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Helen Jackson. ( H. H. ) Mlle de Montpensier, grand-daughter of Henri Quatre, is said to have been so famous in history that her name never appears in it; she being known only as La Grande Mademoiselle. This anonymousness may help the fa
w, though pure and wholesome; she sounds no depths as this later poet sounds them.
The highest type of this class of Helen Jackson's verses may be found in the noble poem entitled Spinning, which begins:--
Like a blind spinner in the sun I trea ever been framed: Henry Vaughan, had he been a woman, might have written it.
If, in addition to her other laurels, Mrs. Jackson is the main author of the Saxe Holm tales, she must be credited not only with some of the very best stories yet writte irls and the apocryphal rural contributors were less easily abolished, though time has abated their demands.
The more Mrs. Jackson denied the authorship, the more resolutely the public mind intrenched itself in the belief that she had something to d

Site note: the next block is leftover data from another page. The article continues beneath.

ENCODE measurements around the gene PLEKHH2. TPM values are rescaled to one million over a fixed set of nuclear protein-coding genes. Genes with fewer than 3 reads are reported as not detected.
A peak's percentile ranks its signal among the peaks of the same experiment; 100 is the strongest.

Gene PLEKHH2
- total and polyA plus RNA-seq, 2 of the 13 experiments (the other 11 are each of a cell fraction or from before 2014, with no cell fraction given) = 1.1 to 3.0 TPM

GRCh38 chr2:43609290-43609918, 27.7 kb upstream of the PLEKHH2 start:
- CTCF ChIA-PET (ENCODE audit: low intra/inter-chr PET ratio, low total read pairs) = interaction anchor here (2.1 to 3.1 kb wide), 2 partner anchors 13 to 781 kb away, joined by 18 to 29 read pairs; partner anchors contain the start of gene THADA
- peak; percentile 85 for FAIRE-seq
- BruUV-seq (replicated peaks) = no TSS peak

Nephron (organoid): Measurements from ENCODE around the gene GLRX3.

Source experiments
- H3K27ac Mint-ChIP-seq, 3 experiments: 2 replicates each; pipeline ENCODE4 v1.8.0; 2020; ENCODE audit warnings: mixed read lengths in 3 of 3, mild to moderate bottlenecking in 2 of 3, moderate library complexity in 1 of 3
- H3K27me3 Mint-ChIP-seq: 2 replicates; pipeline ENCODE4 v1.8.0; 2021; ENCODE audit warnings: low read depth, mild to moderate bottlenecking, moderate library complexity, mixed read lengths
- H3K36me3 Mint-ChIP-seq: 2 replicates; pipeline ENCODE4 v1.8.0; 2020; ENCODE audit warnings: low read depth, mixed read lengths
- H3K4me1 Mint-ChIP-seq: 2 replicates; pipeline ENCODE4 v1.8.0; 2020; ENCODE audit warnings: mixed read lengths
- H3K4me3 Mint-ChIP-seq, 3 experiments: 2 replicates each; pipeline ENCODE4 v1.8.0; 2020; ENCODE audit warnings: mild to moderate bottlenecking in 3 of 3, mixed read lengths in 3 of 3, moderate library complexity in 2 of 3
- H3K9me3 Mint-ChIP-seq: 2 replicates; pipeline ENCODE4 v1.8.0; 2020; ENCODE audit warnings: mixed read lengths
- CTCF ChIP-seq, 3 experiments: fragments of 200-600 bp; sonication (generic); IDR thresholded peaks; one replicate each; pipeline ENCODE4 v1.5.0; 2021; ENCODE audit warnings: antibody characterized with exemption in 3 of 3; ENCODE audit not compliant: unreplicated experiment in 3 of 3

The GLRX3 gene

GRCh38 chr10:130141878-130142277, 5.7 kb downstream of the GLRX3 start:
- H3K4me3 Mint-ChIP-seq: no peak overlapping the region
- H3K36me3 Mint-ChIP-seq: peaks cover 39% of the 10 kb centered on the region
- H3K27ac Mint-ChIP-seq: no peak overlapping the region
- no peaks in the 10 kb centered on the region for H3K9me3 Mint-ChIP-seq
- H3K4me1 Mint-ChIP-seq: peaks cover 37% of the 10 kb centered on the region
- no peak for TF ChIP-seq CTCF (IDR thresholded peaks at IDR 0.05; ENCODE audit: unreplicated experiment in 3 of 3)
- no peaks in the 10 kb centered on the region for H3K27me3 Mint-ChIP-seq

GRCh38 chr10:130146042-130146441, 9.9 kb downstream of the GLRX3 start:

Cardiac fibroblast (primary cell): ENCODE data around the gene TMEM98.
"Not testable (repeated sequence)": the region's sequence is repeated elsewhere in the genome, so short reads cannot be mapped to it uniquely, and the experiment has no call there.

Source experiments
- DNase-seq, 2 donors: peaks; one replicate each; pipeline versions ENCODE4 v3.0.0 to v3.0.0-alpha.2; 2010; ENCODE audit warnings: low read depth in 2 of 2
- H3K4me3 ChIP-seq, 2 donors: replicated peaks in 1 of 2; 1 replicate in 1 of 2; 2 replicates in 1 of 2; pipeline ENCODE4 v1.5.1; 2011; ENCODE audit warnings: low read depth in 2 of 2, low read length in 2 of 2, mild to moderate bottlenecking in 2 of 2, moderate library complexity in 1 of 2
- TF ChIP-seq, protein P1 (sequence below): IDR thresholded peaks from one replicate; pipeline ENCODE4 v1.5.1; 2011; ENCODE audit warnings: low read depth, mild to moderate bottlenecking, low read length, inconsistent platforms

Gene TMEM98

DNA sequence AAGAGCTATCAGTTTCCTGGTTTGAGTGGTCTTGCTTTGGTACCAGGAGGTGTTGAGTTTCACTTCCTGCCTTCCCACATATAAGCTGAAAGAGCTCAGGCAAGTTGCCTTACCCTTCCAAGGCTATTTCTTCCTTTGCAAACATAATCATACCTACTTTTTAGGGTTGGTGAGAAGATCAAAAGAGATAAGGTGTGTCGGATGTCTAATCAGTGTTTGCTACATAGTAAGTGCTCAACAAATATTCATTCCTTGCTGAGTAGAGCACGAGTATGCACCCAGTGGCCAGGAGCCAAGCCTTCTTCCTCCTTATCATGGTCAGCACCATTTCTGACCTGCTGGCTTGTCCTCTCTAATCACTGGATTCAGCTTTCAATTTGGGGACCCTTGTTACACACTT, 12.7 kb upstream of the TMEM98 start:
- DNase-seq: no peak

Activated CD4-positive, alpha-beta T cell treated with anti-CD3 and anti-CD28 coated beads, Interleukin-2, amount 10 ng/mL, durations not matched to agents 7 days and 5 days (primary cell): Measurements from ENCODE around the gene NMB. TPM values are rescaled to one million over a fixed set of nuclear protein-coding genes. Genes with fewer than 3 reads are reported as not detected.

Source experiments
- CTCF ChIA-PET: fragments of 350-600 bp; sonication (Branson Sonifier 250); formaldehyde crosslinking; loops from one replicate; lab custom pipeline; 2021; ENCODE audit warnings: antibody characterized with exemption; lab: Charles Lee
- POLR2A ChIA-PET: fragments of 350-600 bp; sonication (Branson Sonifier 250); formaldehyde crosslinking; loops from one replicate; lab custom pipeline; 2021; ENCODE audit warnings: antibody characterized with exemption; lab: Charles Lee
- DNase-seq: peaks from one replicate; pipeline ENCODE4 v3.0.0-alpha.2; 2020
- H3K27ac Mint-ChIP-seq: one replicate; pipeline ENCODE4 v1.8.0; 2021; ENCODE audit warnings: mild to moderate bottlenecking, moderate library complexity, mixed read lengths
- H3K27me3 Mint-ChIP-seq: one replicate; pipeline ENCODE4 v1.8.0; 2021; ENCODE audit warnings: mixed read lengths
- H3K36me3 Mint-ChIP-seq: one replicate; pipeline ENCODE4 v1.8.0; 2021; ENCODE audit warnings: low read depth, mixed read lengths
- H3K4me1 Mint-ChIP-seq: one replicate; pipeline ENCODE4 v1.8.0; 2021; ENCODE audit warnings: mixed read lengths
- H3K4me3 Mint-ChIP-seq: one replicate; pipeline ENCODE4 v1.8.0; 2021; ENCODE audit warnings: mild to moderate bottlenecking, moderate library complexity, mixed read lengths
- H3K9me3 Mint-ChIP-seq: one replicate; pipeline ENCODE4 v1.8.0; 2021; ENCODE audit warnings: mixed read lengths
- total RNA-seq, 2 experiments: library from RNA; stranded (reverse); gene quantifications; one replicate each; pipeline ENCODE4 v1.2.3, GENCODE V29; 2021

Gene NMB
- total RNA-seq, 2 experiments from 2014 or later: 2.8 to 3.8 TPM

Helen Jackson. ( H. H. ) Mlle de Montpensier, grand-daughter of Henri Quatre, is said to have been so famous in history that her name never appears in it; she being known only as La Grande Mademoiselle. This anonymousness may help the fame of a princess, but it must hurt that of an author. The initials L. E. L., so familiar to some of us in childhood, stood for a fame soon forgotten; and this not so much because her poetry was weak, but because her name was in a manner nameless. However popular might be the poems of H. H., they were still attached to a rather vague and formless personality so long as these initials only were given; to combine with this the still remoter individuality of Saxe Holm, was only to deepen the sense of vagueness; and if all the novels of the No name series, instead of two of them, had been attributed to the same shadowy being, every one would have pronounced the suggestion quite credible. To take these various threads of mystery, and weave th